# Examples

## Basics

The following examples demonstrate the conceptual operation of Caesar, highlighting specific features of the framework and its use.

### Continuous Scalar

This abstract example illustrates how `IncrementalInference`

enables algebraic relations between stochastic variables, and how a final posterior belief estimate is calculated from several pieces of information.

### Hexagonal 2D

A simple 2D robot trajectory example is expanded below using techniques developed in simultaneous localization and mapping (SLAM).

### Fixed-Lag Solving - Hexagonal2D Revisited

### A Under-Constrained Solution (unforced multimodality)

This tutorial describes a range-only system where there are always more variable dimensions than range measurements made. The error distribution over ranges could be nearly anything, but are restricted to Gaussian-only in this example to illustrate an alternative point – other examples show inference results where highly non-Gaussian error distributions are used.

Multi-modal range only example (click here or image for full Vimeo):

Multi-Modal Under-Constrained Example

### Uncertain Data Associations, a Multi-Modal Solution (forced multi-hypothesis)

Documentation in progress, in the mean time please see the

`addFactor!(..., multihypo=[1.0; 0.5;0.5])`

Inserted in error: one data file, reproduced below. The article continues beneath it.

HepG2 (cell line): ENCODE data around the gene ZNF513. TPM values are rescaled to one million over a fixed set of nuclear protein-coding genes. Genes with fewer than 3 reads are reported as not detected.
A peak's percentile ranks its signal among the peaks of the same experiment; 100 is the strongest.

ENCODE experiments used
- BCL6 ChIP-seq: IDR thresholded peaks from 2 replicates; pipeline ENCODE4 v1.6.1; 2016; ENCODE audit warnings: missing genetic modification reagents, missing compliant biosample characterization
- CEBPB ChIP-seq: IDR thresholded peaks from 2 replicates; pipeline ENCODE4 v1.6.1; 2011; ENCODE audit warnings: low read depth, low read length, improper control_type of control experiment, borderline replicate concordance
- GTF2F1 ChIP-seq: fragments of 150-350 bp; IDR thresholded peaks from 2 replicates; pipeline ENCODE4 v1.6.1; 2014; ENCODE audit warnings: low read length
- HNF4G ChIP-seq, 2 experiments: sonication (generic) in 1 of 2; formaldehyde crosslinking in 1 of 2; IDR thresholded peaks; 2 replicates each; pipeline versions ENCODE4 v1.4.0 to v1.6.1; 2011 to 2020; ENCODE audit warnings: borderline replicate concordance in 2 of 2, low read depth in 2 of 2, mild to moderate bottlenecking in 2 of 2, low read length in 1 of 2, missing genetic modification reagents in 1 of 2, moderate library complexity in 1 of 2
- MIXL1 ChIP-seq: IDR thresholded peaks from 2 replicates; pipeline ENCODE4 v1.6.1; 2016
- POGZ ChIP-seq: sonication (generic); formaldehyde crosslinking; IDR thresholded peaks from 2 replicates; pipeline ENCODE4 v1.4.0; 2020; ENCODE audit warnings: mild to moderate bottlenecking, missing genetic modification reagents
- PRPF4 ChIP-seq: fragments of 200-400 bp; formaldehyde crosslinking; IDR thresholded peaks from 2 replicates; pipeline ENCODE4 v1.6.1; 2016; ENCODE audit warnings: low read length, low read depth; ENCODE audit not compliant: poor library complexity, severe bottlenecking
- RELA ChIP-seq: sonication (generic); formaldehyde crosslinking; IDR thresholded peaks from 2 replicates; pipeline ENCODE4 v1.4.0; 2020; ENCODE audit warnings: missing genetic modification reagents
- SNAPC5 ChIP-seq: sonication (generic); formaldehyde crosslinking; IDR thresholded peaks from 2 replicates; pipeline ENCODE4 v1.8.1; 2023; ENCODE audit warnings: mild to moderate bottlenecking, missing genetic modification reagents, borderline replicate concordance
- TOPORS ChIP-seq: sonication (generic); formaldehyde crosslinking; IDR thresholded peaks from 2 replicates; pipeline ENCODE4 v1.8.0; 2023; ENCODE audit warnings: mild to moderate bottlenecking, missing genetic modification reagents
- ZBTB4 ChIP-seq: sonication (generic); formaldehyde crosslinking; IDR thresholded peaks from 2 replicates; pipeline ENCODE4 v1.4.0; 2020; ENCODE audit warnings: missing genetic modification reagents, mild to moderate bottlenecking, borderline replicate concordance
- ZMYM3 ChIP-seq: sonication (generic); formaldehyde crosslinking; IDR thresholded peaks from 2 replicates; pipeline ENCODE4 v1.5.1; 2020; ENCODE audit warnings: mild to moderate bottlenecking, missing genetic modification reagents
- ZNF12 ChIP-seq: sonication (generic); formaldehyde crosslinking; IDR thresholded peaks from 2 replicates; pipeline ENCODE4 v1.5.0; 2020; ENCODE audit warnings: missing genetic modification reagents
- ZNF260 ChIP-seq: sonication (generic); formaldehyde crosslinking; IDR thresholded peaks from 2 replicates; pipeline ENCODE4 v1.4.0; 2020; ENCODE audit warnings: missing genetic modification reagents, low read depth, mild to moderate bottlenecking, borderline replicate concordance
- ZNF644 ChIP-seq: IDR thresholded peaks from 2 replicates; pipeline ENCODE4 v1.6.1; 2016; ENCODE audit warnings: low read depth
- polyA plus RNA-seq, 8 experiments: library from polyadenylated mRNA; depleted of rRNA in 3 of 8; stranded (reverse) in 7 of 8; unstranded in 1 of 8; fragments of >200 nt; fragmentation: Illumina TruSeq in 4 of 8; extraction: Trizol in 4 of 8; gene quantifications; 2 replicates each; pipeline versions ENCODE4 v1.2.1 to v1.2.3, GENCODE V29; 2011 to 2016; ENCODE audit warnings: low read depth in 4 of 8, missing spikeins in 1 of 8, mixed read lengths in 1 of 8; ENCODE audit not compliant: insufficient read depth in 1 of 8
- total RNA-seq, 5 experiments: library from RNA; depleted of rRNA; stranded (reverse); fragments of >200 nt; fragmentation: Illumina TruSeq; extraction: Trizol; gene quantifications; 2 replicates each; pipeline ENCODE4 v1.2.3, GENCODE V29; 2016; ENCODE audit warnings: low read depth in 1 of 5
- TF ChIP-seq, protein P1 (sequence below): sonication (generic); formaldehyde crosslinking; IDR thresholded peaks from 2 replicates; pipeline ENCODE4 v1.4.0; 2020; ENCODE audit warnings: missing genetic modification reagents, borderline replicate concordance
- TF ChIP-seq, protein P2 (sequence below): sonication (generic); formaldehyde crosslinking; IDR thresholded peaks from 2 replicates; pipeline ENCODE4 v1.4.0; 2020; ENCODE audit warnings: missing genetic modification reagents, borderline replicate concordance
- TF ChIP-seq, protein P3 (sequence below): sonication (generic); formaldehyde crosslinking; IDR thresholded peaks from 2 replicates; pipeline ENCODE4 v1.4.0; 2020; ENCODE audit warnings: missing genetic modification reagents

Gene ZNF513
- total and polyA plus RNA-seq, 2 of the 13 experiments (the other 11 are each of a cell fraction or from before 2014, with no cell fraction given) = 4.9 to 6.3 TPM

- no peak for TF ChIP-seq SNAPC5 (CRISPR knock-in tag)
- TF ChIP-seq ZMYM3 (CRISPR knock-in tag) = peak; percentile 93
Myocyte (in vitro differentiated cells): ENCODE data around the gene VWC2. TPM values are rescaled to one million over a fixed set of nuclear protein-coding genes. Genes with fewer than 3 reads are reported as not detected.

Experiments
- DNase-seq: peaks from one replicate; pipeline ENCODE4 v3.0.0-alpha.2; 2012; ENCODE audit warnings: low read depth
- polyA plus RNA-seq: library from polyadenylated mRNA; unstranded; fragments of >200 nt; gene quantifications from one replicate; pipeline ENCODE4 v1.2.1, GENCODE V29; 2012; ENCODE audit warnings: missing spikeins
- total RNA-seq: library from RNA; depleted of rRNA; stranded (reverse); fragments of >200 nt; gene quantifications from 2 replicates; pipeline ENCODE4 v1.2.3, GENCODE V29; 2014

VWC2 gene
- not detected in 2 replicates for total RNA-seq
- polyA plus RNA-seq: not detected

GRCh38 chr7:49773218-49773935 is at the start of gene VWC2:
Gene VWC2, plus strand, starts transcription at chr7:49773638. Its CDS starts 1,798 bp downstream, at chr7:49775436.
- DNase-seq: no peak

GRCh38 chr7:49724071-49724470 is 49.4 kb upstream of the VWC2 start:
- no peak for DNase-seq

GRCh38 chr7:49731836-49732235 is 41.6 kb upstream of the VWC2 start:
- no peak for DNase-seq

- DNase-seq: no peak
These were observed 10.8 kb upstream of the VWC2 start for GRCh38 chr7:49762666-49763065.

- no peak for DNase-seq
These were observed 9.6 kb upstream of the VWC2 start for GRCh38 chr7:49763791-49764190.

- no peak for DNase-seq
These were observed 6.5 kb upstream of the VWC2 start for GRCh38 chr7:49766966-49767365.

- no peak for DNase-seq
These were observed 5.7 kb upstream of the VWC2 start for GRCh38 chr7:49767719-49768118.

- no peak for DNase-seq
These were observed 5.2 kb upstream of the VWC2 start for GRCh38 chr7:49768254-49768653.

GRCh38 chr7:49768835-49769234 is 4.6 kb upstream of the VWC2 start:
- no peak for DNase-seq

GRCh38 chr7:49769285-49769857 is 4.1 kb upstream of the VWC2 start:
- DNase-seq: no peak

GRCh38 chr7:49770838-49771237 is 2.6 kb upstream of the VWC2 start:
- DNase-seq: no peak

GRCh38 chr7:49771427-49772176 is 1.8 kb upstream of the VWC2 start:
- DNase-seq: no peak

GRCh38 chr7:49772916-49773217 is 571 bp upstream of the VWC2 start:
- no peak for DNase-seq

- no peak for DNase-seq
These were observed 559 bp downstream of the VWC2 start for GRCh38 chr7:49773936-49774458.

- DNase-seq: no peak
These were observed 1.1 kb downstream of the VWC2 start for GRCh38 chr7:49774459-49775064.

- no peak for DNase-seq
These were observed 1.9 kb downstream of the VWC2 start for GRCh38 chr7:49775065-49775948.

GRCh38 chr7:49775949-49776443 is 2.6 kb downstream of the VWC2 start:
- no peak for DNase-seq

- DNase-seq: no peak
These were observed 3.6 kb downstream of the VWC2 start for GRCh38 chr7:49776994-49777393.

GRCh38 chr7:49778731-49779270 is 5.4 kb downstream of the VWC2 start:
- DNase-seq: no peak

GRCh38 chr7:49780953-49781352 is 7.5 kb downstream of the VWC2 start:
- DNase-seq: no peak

feature for 50/50 uncertainty. Similarly for trinary or higher multi-hypotheses per factor.

TODO: add example.

### Adding Factors - Simple Factor Design

Caesar can be extended with new variables and factors without changing the core code. An example of this design pattern is provided in this example.

Defining New Variables and Factor

### Adding Factors - DynPose Factor

Intermediate Example: Adding Dynamic Factors and Variables

## Application Examples and Demos

### Multi-session Use-case

Multi-session Turtlebot example of the second floor in the Stata Center:

### Simulated Ambiguous SONAR in 3D

Intersection of ambiguous elevation angle from planar SONAR sensor:

Bi-modal belief

### Synthetic Aperture Sonar SLAM

The full functional (approximate sum-product) inference approach can be used to natively imbed single hydrophone acoustic waveform data into highly non-Gaussian SAS factors–that implicitly perform beamforming/micro-location–-for a simultaneous localization and mapping solution (image links to video):

## More Examples

Please see examples folders for Caesar and RoME for more examples, with expanded documentation in the works.